Small populations are likely to be suspicious of a new face. This is even more true in a dense population, where rumor and information travels fast, and a large portion of people see each other regularly.  If adventurers lie to one person, they had better keep that lie going everywhere in the community.

So why would a large population, such as a city or metropolis, be more spread out than we expect? We could take our above example in reverse. If a city doesn’t have villages to support it, then they would have to do their own farming. Such a large sized population would take up a great deal of space while also providing food for all its people individually. Spreading out increases travel time of people, resources and information. There are now less specialized citizens and less diverse goods created. Quality of life goes down, and more factions are likely. It also becomes much easier to be a new face and blend in. These people are used to seeing the same people often, but due to distance and total population would also be meeting people from other parts of the city (that they’ve never seen) on a semi regular basis. It’s also much harder to defend.

So why isn’t this city using outlying towns and villages for food production to supplement its own? Maybe there was a blight, and the only arable land is in a certain area. Maybe it is its own city state, and while not at war, does not trust those around it. Perhaps this is the Shadowfell and they can’t move beyond the mists. Maybe the city once took up this area because it used to be a super metropolis with double the population. After a major attack by demons the city’s population is now at half, but people are still living where they are used to being. This leaves areas of the city deserted or near to it comparatively and other areas still densely populated. These middle grounds are ripe with adventure opportunity and bound to be filled with cults, thieves and lingering demons. It also polarizes the city into more factions. Not only are there more people to sustain more groups, but they have natural barriers. In some extremes they may as well be separate towns.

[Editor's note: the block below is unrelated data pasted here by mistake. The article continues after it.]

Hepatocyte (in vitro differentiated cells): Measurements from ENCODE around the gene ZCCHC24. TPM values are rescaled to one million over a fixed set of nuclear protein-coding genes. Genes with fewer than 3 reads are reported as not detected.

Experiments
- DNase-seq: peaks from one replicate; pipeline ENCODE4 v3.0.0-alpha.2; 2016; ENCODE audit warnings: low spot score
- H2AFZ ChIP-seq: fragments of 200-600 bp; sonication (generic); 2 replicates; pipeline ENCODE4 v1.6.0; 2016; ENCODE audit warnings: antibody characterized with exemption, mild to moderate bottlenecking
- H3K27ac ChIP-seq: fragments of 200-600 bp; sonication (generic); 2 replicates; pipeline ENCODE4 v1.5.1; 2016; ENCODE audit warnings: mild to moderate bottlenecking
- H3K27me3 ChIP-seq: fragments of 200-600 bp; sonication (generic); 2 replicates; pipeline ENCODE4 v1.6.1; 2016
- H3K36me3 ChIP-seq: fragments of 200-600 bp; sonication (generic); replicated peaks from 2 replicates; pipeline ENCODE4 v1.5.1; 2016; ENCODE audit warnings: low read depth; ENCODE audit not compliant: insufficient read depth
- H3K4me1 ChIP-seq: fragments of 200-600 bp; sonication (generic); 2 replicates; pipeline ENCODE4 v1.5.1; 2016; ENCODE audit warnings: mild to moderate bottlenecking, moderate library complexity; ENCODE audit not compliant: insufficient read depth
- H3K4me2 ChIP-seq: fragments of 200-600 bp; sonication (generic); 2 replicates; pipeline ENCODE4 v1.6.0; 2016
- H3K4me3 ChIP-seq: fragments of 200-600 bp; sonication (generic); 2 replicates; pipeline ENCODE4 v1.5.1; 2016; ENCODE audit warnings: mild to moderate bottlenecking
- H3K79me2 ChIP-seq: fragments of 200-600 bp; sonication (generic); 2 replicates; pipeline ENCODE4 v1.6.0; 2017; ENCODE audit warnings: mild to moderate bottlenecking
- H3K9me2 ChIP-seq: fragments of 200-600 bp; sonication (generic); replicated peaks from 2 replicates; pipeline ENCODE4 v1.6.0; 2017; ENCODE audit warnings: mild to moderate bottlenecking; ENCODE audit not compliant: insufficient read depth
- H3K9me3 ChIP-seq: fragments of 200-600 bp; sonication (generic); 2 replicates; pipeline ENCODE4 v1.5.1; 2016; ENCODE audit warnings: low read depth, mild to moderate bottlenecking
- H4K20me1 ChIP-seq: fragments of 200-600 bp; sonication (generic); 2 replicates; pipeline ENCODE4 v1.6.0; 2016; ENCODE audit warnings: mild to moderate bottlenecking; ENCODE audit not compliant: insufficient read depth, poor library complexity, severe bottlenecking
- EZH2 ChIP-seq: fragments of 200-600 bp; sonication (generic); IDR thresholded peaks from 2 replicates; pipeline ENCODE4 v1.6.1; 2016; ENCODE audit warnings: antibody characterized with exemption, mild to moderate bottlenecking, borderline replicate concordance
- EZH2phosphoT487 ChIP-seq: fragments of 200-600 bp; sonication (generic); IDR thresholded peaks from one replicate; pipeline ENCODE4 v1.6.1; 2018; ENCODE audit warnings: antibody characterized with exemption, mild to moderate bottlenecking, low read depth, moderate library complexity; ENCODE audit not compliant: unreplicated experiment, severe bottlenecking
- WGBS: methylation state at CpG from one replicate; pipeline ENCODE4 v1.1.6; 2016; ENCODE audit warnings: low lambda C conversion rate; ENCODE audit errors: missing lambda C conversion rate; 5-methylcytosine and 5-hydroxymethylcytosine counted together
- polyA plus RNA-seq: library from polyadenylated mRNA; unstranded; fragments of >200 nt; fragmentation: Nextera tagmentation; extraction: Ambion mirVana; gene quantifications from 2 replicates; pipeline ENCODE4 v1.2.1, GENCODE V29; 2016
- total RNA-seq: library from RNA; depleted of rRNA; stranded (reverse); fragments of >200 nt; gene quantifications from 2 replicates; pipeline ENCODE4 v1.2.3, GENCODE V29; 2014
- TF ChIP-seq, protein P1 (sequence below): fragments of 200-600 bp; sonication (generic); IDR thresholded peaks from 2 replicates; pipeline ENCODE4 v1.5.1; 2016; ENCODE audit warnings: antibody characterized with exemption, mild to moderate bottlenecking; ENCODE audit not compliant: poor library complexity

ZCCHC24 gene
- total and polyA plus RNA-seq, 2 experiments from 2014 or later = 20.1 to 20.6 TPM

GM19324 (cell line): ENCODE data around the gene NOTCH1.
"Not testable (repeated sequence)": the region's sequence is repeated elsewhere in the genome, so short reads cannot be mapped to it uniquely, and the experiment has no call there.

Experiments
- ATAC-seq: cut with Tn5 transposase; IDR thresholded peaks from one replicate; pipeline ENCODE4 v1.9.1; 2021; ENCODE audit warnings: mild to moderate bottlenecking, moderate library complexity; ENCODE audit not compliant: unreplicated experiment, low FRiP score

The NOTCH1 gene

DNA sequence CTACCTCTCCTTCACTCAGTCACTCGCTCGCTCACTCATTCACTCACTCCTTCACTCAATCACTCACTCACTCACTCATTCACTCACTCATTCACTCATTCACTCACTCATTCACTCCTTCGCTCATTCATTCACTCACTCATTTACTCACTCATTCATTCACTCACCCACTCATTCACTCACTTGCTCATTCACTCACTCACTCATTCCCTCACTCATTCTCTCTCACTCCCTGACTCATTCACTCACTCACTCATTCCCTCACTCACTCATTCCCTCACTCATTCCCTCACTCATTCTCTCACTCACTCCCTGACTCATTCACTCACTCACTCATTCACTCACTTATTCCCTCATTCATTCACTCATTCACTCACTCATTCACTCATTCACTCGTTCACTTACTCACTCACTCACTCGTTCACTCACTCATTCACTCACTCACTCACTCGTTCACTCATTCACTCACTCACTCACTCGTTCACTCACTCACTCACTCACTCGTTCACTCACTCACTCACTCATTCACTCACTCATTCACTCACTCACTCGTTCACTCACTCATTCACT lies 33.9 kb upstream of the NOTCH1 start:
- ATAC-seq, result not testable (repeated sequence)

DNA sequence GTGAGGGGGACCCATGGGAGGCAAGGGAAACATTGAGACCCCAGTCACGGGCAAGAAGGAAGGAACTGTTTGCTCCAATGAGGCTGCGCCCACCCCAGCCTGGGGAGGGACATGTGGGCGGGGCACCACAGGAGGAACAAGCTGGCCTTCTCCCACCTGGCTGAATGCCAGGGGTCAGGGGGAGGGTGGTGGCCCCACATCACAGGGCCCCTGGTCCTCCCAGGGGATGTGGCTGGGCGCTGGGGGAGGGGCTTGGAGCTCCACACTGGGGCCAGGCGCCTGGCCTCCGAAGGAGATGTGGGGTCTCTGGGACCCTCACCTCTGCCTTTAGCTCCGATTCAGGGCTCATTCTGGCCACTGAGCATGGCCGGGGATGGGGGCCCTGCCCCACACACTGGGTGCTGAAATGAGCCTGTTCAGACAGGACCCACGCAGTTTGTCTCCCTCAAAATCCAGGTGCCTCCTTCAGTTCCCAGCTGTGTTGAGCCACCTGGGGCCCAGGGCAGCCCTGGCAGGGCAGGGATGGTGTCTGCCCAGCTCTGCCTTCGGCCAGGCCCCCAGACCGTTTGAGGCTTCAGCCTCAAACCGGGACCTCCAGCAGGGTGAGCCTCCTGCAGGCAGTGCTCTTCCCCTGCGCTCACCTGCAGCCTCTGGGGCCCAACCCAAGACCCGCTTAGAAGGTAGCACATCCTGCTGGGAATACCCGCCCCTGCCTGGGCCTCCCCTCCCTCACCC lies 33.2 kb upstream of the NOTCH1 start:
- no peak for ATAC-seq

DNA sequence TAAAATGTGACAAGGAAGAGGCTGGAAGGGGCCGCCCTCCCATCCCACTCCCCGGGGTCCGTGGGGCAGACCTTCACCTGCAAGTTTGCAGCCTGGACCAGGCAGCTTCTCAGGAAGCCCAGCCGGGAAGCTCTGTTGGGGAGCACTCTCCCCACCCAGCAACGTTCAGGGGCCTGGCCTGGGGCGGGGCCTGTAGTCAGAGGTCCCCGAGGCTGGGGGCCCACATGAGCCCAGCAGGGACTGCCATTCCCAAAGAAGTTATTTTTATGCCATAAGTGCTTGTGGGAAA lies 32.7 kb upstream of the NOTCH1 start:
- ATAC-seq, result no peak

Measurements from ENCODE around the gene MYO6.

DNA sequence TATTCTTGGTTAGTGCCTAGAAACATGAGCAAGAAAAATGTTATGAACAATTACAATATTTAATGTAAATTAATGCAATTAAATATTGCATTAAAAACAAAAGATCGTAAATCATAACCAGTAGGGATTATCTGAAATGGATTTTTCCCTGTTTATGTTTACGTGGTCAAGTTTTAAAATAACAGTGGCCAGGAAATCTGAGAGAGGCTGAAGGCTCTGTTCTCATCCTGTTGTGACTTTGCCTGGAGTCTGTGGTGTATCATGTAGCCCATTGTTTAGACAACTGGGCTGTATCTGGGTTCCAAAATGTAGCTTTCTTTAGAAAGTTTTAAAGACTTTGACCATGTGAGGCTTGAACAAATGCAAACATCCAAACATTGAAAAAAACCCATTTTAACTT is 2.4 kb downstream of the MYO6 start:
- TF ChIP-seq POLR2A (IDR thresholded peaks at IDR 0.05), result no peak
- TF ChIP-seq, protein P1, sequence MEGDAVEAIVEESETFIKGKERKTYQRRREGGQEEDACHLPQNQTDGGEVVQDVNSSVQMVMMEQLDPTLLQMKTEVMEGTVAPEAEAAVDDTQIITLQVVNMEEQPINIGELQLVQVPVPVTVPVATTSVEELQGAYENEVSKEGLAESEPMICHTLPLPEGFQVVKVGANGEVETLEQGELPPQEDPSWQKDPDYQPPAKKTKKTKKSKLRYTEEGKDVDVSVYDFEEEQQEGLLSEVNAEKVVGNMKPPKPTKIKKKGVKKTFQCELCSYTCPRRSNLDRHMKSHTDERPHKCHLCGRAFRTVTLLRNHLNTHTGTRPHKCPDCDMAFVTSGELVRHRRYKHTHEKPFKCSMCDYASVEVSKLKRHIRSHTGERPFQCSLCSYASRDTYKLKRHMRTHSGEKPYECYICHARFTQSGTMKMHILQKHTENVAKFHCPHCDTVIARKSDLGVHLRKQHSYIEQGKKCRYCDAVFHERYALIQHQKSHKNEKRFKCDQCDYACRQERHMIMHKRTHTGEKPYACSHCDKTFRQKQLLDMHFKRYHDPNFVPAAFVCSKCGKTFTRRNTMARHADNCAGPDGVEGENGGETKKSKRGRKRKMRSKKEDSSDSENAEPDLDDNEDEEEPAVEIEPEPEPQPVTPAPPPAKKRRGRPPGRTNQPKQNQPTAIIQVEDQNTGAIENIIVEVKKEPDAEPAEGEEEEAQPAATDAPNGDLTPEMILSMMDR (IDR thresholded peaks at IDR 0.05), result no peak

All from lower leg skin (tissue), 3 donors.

Our next article in this series will deal with Who lives in our city.

Previous Article in Series: Designing Fantasy Cities: Size, Part 1

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Brian Liberge

Brian Liberge is a father of one, living in Boston, MA. Introduced to AD&D at an early age, he’s continued to update with the editions, and new games. He loves home-brewed ideas, is honest to a fault, and thinks that ideas and mechanics should absolutely be shared between systems. With a B.S. Degree in Theatre Arts, a job in Information Technology, and a love of strategy gaming, he tries to bring the best of each into his new creations for StufferShack. Check out his latest book the Midgard Bestiary for 4e, available now. Profile Page / Article Portfolio

  One Response to “Designing Fantasy Cities: Size, Part 2”

  1. I think it’s important to remember that most cities, especially large cities, will have many smaller villages, farms, fields, and ranches outside of it. I played with a DM who made sure that we got to know of these little places as we were approaching a city. – lots of roleplaying opportunity there.